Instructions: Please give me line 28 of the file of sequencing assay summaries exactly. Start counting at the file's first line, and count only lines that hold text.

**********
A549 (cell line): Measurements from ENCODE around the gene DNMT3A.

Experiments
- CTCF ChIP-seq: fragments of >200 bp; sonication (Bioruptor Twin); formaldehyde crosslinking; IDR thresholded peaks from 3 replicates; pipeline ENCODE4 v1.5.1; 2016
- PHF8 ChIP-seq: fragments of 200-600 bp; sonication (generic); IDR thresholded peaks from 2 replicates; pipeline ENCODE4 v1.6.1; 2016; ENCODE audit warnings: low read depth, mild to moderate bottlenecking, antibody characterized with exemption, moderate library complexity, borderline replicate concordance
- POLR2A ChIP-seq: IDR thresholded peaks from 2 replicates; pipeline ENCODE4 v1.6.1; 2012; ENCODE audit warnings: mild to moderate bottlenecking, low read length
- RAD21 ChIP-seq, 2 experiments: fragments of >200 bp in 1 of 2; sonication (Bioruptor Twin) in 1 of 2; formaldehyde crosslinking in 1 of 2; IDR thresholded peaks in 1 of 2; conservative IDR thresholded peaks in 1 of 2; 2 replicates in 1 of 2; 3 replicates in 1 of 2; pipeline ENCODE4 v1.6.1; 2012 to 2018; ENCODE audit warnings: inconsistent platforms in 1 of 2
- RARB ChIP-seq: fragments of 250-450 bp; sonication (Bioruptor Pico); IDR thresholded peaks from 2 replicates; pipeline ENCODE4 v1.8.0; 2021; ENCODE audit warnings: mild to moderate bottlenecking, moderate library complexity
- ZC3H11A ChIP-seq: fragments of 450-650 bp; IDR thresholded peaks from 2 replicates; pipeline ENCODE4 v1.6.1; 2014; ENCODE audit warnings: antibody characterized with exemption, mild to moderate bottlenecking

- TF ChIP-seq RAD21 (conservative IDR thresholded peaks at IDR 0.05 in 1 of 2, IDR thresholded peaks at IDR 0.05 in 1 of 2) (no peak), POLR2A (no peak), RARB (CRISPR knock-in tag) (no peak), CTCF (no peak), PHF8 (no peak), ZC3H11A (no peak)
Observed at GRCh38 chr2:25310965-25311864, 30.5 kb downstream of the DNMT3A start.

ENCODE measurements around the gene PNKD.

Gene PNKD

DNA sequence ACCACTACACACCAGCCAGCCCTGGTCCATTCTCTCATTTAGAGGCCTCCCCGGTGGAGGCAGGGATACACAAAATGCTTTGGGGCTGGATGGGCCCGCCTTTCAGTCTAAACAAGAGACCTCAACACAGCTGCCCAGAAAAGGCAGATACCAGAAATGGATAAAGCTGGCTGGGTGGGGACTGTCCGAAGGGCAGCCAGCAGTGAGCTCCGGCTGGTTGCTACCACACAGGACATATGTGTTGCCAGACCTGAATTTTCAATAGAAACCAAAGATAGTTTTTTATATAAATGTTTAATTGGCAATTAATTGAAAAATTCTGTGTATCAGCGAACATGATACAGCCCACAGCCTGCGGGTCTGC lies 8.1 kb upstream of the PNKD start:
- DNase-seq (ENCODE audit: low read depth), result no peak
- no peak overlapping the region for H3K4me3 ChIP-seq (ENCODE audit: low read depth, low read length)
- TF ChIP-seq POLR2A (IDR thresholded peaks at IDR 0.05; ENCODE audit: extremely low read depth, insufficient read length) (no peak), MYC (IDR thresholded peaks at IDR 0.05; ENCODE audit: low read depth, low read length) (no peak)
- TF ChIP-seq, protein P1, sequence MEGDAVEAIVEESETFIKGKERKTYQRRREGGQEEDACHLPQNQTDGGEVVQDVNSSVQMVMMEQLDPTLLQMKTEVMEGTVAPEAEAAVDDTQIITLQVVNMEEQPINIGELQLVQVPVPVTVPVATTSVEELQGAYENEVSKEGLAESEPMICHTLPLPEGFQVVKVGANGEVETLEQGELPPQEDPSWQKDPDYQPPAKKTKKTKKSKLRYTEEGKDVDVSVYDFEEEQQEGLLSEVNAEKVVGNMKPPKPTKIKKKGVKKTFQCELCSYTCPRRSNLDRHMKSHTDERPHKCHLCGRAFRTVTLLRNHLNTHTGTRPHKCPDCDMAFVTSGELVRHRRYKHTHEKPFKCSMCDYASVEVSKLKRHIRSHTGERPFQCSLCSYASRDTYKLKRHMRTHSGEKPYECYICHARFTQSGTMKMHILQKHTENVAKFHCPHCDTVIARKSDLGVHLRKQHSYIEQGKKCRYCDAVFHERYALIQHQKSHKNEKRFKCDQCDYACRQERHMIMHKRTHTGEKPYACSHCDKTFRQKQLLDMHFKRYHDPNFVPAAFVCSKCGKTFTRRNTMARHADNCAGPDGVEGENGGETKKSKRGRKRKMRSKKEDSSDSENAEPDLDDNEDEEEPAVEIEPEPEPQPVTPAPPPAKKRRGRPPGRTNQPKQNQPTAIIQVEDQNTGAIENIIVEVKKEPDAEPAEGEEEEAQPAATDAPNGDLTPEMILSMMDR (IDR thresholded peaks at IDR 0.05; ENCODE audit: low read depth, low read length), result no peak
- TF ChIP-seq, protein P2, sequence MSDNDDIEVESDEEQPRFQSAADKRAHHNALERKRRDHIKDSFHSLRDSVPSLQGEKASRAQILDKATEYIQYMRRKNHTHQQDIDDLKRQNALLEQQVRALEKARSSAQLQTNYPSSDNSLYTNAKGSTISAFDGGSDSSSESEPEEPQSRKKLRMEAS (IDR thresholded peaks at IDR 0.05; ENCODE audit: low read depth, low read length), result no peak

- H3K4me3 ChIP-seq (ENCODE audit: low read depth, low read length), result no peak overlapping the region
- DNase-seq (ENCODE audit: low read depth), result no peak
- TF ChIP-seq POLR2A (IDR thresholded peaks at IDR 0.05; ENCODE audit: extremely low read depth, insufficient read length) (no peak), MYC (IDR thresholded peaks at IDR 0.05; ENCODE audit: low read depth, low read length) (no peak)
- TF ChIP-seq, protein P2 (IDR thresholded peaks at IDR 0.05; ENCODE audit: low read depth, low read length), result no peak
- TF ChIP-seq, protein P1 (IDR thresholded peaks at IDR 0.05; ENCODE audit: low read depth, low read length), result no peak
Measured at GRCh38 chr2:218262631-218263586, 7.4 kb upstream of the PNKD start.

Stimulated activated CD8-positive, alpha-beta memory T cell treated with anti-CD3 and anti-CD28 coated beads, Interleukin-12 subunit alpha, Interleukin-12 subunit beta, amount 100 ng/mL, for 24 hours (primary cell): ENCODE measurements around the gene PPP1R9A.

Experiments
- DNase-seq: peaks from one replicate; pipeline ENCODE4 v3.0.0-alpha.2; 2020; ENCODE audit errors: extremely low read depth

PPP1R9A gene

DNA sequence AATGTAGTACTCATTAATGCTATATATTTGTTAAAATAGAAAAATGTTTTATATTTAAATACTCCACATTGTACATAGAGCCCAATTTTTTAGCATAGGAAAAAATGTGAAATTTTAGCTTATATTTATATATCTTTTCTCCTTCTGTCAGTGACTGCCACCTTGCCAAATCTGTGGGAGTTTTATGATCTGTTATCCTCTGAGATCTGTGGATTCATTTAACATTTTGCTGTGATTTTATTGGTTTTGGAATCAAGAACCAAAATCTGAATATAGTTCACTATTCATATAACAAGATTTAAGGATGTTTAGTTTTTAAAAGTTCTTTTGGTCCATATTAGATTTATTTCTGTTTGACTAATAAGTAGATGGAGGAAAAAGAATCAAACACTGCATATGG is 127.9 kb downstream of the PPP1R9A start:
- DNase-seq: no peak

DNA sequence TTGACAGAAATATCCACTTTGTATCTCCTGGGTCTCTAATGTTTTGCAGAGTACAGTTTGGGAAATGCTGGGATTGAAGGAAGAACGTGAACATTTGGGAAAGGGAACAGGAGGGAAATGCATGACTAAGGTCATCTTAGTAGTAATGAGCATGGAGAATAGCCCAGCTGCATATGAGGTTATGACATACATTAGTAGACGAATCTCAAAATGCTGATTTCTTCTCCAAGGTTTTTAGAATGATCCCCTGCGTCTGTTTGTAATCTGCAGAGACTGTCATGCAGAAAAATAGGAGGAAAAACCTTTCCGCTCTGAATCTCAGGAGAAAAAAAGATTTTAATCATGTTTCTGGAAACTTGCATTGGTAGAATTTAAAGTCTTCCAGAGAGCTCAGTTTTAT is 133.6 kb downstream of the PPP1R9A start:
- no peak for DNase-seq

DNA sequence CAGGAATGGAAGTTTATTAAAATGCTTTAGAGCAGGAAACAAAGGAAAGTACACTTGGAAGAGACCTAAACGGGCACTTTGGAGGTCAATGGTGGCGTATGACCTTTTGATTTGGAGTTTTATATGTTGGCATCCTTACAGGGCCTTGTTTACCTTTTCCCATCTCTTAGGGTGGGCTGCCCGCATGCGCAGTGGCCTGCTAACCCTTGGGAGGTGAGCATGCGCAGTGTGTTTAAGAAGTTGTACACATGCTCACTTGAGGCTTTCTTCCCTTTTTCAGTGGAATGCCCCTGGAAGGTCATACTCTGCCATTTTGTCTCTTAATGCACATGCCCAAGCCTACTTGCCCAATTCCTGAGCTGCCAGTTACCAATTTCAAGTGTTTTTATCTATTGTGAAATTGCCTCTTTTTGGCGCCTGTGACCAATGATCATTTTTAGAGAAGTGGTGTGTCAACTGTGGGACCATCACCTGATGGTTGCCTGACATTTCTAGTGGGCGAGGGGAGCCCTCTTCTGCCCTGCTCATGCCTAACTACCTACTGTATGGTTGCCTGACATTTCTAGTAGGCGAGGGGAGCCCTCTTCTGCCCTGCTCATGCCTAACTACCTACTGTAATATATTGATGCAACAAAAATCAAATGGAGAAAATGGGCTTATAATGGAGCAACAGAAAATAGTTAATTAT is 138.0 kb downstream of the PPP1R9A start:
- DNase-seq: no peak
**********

PPP1R9A gene